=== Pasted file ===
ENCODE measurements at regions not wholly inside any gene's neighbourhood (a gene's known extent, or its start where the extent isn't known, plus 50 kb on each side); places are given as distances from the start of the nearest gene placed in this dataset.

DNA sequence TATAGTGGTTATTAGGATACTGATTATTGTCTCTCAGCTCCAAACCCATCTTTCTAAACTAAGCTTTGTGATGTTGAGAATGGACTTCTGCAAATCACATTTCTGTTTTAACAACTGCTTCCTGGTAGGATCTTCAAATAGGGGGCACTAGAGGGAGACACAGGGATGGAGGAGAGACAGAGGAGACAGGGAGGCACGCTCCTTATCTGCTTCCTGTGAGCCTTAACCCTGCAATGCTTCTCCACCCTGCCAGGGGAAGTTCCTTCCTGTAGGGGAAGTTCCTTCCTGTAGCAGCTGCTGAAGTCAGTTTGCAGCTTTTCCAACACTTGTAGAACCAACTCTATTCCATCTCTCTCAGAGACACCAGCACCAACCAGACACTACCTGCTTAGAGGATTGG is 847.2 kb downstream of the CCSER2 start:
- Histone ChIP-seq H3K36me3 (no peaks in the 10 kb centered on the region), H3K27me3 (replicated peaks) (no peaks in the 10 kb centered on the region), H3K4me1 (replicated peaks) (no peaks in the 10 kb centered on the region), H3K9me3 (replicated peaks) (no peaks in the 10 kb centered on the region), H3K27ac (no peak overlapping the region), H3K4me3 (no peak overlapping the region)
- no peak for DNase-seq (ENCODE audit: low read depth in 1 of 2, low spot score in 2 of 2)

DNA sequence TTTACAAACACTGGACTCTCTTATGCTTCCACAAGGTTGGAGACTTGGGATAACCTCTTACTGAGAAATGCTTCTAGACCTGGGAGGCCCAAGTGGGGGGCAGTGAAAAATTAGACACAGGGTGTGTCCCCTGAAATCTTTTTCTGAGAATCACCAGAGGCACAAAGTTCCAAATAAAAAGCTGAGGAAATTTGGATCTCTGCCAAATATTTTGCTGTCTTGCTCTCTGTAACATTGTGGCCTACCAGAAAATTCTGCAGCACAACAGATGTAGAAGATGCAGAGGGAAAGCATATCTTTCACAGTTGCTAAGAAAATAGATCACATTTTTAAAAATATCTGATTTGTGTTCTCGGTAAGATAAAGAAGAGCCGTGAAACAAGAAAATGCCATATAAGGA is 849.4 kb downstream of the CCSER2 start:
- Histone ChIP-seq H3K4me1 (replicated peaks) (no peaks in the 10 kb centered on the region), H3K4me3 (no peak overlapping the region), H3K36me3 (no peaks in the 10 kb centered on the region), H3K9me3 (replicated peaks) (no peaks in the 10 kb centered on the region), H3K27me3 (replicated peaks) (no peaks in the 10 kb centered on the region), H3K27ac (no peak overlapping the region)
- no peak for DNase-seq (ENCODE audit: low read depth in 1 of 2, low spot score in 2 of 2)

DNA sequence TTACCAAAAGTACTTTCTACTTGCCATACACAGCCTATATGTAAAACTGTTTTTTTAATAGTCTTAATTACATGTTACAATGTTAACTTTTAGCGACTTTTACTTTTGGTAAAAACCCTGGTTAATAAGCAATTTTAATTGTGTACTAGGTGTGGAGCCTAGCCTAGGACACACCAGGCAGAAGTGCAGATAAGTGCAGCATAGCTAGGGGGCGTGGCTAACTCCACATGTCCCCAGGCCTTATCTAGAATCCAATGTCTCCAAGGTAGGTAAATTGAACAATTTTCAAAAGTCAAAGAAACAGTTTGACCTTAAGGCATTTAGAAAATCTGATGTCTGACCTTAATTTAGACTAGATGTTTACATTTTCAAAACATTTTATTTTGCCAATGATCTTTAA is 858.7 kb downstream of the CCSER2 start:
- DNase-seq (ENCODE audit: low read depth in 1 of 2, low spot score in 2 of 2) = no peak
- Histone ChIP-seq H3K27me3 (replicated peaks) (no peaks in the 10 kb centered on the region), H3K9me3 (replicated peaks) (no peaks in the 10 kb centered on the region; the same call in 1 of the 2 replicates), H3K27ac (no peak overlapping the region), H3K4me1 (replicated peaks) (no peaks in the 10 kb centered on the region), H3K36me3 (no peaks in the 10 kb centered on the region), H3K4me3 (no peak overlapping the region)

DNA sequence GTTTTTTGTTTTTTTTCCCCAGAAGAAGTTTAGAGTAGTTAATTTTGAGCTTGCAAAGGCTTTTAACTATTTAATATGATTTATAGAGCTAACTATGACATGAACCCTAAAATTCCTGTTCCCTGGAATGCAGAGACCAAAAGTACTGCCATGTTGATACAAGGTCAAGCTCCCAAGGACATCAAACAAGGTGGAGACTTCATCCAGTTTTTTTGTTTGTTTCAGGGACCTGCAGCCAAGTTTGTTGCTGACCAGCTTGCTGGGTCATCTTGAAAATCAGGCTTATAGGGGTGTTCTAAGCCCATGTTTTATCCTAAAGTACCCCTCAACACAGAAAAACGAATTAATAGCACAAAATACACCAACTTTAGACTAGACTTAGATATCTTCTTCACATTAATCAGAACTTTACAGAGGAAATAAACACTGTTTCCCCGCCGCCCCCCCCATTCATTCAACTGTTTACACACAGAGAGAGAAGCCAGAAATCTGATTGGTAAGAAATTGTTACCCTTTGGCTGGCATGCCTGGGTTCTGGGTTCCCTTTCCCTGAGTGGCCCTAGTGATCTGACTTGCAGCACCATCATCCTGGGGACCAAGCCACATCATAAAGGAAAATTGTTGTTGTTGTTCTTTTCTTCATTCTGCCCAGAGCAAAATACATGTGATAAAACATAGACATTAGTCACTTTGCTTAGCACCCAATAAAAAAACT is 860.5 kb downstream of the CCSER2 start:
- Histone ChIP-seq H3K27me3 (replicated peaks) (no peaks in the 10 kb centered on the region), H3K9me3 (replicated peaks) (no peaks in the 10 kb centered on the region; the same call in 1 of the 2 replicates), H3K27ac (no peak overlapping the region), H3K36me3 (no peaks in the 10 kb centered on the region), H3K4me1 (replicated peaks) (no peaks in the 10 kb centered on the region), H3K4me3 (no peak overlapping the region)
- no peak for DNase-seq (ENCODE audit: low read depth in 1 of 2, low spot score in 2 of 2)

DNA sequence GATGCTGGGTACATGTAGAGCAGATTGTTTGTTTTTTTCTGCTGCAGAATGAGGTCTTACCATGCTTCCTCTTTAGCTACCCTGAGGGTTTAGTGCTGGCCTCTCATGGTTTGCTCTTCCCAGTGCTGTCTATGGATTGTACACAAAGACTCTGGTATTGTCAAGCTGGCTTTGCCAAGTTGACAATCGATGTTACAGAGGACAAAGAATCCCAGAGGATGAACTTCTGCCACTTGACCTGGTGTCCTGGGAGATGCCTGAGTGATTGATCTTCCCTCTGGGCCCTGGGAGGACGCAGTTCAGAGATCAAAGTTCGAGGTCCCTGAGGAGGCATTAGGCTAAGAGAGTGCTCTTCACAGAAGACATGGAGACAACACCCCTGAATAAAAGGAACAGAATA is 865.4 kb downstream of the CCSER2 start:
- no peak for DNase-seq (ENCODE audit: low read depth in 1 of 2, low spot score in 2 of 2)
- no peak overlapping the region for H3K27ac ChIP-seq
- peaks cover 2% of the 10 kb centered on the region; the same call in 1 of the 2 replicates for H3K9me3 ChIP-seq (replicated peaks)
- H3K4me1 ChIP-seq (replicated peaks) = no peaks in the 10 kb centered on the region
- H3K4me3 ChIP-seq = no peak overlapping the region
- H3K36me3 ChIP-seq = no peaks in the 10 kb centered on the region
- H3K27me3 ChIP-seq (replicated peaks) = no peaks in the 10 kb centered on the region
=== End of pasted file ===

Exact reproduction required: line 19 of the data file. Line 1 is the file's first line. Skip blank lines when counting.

- H3K4me3 ChIP-seq = no peak overlapping the region